Author: Heidi Dahles, University of Tasmania
As 2020 drew to a close, major global finance authorities projected cautious optimism in their economic outlook for Cambodia in 2021. The profound impact of COVID-19 caused Cambodia’s economy to contract by 3.1 per cent in 2020, but Cambodia’s successful containment of the virus until that point meant that prospects of a sharp rebound of the economy in 2021 were bright and GDP was expected to grow by about 4 per cent.
But come April, the tune had changed. In response to a massive COVID-19 outbreak related to the ‘February 20 Community Event’ involving a breach of quarantine in a Phnom Penh hotel, strict lockdown measures were introduced. This included a night-time curfew, the closure of borders and prison sentences for those who failed to comply with the rules.
At the same time, a mass vaccination program was rolled out, starting with Cambodia’s 850,000 garment workers in order to spur the country’s post-pandemic economic recovery. The textile industry is Cambodia’s largest employment sector with nearly one million workers and the main revenue supplier, contributing 17 per cent of GDP in 2019 (US$7 billion).
The of COVID-19 cases severely affected Cambodia’s economic recovery. The cautious optimism in the early days of 2021 has faded and growth expectations have been adjusted downward. According to the latest Asia Development Bank (ADB) Outlook update, Cambodia’s economy is projected to grow by just 1.9 per cent in 2022. Factory closures and disruption in logistics during the lockdown period affected production in the garment sector where exports slipped by 6.5 per cent year-on-year to US$2.4 billion.
It was another harsh year for the tourism sector too, Cambodia’s second biggest GDP earner. International arrivals in 2021 plunged by 91.3 per cent year-on-year, which sent ripples throughout the entire economy. On the bright side, the agricultural sector is expected to expand by 1.5 per cent as agricultural exports rose by 30.3 per cent in the first half of 2021. Overall industrial growth is projected at 5.3 per cent in 2022, driven by non-garment manufacturing and an imminent recovery of the construction sector.
The COVID-19 outbreak has claimed lives, overwhelmed Cambodia’s public health system and profoundly affected people’s livelihoods. Job losses have been staggering in the tourism, garment and construction sectors, which cumulatively employ about 40 per cent of the workforce. In the tourism sector alone, nearly 3000 businesses have suspended activities wiping out 45,000 jobs. In the informal economy, an estimated six million workers have either lost or are expected to lose their jobs.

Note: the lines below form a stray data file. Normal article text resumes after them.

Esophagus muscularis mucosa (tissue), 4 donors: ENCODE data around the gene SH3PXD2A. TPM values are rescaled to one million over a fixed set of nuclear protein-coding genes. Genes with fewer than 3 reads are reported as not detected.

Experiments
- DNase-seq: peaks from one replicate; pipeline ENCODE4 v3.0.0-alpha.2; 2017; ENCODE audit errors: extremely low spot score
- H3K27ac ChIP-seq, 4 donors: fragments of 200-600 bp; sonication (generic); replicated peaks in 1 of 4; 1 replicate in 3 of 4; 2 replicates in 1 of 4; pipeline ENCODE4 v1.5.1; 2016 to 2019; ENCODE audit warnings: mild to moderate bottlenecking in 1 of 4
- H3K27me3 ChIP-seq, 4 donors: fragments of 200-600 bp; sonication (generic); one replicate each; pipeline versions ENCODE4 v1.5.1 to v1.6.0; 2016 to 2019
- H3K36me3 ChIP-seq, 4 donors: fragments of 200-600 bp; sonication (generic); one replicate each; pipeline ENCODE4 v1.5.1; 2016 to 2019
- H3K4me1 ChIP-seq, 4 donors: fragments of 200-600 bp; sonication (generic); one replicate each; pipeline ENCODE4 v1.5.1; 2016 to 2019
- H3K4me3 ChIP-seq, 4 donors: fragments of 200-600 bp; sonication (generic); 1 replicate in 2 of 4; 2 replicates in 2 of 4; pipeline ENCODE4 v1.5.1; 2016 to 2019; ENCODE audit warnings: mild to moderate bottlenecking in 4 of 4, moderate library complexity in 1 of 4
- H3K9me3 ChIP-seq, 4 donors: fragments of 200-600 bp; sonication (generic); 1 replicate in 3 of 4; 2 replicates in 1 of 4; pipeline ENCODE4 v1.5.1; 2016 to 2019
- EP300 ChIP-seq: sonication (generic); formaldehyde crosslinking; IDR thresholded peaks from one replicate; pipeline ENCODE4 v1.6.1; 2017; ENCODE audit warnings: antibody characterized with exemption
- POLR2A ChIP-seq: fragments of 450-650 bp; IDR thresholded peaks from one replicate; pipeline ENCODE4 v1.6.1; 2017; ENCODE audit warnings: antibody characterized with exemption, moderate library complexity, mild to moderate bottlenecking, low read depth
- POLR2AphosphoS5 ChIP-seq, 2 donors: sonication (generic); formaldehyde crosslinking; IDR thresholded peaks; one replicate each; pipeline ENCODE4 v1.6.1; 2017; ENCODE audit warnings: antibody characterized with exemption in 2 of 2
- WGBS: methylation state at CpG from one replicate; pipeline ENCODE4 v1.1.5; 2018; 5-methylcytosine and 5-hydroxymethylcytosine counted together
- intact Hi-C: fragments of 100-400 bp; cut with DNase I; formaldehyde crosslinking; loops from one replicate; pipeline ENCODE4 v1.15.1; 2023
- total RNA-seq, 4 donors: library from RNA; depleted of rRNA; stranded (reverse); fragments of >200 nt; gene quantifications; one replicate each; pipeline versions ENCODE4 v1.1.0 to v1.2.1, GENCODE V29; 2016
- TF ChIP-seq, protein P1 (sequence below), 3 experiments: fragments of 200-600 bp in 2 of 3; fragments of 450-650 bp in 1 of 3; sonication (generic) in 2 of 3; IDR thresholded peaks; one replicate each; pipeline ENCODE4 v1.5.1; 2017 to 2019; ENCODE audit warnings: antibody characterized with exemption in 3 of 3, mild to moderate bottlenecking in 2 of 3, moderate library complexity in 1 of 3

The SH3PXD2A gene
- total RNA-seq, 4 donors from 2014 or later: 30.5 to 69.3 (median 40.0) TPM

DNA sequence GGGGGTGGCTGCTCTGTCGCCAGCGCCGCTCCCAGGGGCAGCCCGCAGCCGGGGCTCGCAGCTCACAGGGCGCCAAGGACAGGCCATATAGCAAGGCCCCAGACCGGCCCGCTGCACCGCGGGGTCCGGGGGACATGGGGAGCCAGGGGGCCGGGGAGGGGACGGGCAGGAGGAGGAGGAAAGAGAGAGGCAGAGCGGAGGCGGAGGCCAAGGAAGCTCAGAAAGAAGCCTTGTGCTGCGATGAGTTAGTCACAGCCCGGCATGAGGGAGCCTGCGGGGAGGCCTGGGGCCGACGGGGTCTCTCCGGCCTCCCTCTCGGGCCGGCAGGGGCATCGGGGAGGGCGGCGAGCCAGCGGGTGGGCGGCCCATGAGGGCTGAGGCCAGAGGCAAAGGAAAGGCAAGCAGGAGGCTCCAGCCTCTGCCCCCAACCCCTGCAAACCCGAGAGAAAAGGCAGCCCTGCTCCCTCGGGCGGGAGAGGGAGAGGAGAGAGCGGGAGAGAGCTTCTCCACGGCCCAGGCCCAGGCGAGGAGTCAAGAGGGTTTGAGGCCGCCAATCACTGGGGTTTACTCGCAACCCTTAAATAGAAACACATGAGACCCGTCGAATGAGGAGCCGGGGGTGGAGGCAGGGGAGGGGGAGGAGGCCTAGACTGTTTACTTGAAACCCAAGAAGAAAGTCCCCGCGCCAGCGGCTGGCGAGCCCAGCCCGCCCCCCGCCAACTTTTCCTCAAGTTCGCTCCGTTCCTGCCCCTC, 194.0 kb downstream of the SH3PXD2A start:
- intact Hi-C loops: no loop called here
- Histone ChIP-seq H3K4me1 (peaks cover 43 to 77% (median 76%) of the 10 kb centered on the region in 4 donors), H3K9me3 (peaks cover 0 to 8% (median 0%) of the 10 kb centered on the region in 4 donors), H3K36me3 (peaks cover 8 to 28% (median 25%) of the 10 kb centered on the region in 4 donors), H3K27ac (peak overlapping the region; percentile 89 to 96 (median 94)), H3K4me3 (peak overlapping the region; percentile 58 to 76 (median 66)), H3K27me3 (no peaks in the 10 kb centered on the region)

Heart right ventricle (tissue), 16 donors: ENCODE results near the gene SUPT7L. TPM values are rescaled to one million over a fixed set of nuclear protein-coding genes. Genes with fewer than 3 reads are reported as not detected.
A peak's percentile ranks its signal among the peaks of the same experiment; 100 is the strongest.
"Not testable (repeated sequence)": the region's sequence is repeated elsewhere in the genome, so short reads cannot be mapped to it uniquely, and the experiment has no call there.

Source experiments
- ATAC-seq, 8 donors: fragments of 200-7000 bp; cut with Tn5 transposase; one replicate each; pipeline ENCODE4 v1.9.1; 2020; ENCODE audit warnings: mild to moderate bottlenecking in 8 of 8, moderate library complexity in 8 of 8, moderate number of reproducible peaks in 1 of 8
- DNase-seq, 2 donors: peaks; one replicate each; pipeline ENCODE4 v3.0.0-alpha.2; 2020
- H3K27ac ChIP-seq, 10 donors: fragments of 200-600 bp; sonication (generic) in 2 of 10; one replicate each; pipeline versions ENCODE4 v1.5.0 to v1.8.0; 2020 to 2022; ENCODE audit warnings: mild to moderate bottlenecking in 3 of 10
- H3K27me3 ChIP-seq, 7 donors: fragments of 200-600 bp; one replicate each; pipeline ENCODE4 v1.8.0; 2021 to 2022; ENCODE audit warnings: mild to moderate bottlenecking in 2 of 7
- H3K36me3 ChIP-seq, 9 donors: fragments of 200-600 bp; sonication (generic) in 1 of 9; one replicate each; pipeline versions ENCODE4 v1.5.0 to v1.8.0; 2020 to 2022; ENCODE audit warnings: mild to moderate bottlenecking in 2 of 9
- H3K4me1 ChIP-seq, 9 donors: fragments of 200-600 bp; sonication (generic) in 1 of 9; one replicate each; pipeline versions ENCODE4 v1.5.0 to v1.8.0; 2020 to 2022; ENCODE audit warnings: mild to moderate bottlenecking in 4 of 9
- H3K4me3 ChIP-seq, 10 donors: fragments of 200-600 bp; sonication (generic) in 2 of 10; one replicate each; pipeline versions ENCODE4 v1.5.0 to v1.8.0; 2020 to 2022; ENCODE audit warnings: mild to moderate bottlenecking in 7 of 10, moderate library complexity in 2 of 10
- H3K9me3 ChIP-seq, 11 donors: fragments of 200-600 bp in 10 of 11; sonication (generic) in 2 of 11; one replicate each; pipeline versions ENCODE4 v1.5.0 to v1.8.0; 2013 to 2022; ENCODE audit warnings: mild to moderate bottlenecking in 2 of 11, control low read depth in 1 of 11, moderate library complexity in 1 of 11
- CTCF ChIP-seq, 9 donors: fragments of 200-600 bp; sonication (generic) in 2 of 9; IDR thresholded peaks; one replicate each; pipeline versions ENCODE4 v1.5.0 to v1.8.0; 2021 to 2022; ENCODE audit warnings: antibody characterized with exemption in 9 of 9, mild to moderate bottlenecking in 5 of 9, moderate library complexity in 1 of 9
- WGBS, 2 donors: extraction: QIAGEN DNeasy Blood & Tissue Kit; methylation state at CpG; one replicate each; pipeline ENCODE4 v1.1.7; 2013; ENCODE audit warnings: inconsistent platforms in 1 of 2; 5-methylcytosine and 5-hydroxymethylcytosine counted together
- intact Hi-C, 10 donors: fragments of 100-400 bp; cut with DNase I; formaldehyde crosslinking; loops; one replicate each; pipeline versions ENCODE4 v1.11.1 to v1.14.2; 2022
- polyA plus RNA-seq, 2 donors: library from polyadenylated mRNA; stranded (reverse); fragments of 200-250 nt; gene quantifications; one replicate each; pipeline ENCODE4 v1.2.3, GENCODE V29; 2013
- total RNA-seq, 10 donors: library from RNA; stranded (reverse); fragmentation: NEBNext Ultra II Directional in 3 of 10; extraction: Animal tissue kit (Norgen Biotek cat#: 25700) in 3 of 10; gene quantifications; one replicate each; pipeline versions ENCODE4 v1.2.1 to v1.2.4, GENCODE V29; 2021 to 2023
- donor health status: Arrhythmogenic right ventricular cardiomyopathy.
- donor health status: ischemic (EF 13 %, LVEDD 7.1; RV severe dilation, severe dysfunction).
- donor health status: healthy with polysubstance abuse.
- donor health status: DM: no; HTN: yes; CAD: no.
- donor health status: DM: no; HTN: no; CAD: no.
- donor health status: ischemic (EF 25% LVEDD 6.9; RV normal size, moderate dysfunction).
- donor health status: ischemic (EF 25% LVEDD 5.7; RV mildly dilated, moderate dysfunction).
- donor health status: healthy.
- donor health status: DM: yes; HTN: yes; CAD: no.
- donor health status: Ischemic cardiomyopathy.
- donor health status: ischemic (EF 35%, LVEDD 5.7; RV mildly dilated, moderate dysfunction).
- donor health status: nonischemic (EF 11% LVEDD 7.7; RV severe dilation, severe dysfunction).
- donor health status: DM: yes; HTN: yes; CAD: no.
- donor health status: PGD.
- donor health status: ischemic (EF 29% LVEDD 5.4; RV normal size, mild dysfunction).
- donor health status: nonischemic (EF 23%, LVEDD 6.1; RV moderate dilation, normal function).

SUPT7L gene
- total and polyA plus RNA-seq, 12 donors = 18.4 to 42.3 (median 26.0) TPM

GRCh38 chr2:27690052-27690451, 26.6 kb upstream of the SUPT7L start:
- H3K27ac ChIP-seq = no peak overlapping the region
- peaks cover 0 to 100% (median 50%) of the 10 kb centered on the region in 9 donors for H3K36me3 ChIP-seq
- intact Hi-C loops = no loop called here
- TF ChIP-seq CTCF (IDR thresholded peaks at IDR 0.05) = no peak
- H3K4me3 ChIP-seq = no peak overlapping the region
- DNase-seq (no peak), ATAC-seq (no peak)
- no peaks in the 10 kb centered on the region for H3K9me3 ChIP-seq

In response, the Cambodian government continues to provide financial support to businesses, households and workers in need, accruing to nearly US$1 billion according to government sources. When Cambodian Prime Minister Hun Sen declared Cambodia ‘fully reopened’ as of 1 November 2021, the country boasted an accelerated vaccination rate. Approximately 88 per cent of the entire Cambodian population has been vaccinated, ranking sixth globally and only behind Singapore among ASEAN countries.
With the end of 2021, Cambodia is preparing to live with the virus while cautious optimism about the country’s economic recovery has returned. Having regained a measure of trust in the Cambodian government because of the ongoing social protection arrangements and what was viewed as a successful containment of the recent outbreak, major financial institutions issued positive growth prognoses for 2022. The ADB forecasts Cambodia’s economic growth to accelerate to 5.5 per cent, a figure that resonates with the projections by other financial analysts ranging from a cautious 4.7 per cent to a soaring 6.9 per cent.
Cambodia is in a situation similar to the end of 2020. The European Union’s (EU) partial withdrawal of the implied the loss of the 20 per cent tariff preference for Cambodian products and a drop in EU exports — once Cambodia’s largest export market. But this will likely be offset by an increase in Cambodia’s exports anticipated due to rising Chinese demand for agricultural products and growing shipments of garments, footwear and travel goods to the United States. In particular, the Regional Comprehensive Economic Partnership (RCEP) and free trade agreements (FTA) struck with China and South Korea are expected to provide strong incentives for the Kingdom’s economy this year.
These prospects will have a beneficial effect on Cambodia’s industrial production, which is expected to rise by 7 per cent and agricultural production which will likely increase by 1.2 per cent. But services will recover more slowly by 6.2 per cent as the future of the tourism industry is highly uncertain.
In the recently launched ‘Post-Covid-19 Economic Recovery Plan 2021–2023’, the government outlined strategies for achieving sustainable and inclusive growth. It identified agriculture and agro-processing, the digital economy, manufacturing, and domestic tourism as growth-driving sectors and substitutes for the volatile international travel market.
From a regional perspective, the recent outbreak of COVID-19 across Southeast Asia has exposed the lack of coordination and support within the ASEAN community. With porous borders rendering border closures ineffective, member states acted without consulting their neighbours, delaying regional aspirations to quickly recover from the pandemic. The weaknesses of the regional bloc exposed that the central priorities for Cambodia’s year-long of ASEAN — which commenced at the end of October 2021 — will undoubtedly focus on cooperation for economic recovery from the global pandemic.
Heidi Dahles is Adjunct Professor at the School of Social Sciences, University of Tasmania.
This article is part of an EAF special feature series on 2021 in review and the year ahead.
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